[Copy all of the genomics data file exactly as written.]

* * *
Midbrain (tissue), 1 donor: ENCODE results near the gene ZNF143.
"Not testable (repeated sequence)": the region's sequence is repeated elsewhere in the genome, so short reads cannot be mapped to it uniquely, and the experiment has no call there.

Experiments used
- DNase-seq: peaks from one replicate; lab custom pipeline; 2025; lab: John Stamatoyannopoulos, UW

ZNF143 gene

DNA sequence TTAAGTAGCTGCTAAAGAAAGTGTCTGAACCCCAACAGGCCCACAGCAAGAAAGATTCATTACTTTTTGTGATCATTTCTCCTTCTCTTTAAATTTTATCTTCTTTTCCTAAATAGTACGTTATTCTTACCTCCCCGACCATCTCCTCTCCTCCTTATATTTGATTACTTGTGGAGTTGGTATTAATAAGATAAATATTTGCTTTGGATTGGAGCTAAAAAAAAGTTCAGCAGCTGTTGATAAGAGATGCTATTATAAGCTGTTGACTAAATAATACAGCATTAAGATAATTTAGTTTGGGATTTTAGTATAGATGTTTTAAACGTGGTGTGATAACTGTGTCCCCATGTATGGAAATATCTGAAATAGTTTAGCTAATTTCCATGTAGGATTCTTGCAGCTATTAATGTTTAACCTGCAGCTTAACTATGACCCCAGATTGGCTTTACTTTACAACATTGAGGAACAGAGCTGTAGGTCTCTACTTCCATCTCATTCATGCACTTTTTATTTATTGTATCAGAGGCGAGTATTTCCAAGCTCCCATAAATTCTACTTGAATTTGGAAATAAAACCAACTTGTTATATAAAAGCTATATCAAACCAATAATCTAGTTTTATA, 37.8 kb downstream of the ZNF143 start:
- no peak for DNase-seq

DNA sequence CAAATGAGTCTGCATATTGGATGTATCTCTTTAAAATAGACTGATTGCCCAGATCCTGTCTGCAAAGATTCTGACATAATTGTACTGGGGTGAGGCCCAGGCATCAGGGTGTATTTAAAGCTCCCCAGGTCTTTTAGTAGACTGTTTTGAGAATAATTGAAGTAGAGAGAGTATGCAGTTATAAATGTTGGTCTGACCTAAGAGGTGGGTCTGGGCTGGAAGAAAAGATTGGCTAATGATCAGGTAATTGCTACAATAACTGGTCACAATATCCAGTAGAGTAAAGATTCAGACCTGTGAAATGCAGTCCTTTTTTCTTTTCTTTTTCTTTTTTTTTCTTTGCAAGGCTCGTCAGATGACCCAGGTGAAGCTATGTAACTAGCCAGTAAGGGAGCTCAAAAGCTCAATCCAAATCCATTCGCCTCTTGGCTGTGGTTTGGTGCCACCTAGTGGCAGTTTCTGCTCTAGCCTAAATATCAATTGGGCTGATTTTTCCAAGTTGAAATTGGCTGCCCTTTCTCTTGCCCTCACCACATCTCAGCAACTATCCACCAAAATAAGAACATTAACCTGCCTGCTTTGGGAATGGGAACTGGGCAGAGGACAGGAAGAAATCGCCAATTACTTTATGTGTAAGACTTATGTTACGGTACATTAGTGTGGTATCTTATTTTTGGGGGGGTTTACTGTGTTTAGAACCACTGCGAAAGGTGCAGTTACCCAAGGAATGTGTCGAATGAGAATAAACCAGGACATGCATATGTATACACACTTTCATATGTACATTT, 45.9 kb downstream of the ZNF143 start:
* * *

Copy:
Midbrain (tissue), 1 donor: ENCODE results near the gene ZNF143.
"Not testable (repeated sequence)": the region's sequence is repeated elsewhere in the genome, so short reads cannot be mapped to it uniquely, and the experiment has no call there.

Experiments used
- DNase-seq: peaks from one replicate; lab custom pipeline; 2025; lab: John Stamatoyannopoulos, UW

ZNF143 gene

DNA sequence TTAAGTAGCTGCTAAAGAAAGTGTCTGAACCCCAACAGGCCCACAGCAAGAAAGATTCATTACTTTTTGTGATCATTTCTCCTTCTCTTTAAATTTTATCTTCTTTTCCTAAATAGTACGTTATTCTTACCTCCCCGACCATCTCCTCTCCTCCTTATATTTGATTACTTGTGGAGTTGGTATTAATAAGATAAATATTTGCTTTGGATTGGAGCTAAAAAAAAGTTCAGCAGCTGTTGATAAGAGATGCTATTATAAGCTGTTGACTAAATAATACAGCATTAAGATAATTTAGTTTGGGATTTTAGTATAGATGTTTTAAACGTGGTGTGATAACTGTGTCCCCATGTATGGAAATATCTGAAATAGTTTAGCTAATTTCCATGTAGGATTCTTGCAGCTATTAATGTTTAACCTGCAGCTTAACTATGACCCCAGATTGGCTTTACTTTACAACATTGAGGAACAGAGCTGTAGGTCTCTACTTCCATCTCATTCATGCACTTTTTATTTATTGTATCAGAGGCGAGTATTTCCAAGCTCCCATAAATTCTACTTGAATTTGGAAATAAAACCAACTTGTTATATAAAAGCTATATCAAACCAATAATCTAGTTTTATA, 37.8 kb downstream of the ZNF143 start:
- no peak for DNase-seq

DNA sequence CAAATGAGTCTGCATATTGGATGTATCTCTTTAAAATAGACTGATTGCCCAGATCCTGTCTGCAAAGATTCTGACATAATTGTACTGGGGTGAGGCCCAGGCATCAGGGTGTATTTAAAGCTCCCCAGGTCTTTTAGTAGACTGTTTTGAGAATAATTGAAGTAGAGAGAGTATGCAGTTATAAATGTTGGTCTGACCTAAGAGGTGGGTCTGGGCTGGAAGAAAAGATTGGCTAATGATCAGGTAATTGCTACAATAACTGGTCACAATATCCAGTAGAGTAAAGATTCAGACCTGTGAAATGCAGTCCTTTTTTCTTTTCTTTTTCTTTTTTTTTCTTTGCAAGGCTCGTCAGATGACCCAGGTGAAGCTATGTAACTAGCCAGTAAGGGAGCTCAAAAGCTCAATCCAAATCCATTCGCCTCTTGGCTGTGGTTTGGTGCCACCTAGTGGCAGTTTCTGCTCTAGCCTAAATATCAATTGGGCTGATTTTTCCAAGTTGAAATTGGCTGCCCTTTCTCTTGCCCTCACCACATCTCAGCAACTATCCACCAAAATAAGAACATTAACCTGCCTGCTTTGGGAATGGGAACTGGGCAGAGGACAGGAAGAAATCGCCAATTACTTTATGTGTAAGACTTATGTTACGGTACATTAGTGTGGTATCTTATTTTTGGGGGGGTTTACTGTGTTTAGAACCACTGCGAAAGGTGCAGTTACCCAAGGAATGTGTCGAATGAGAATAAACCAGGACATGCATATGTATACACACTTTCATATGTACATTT, 45.9 kb downstream of the ZNF143 start: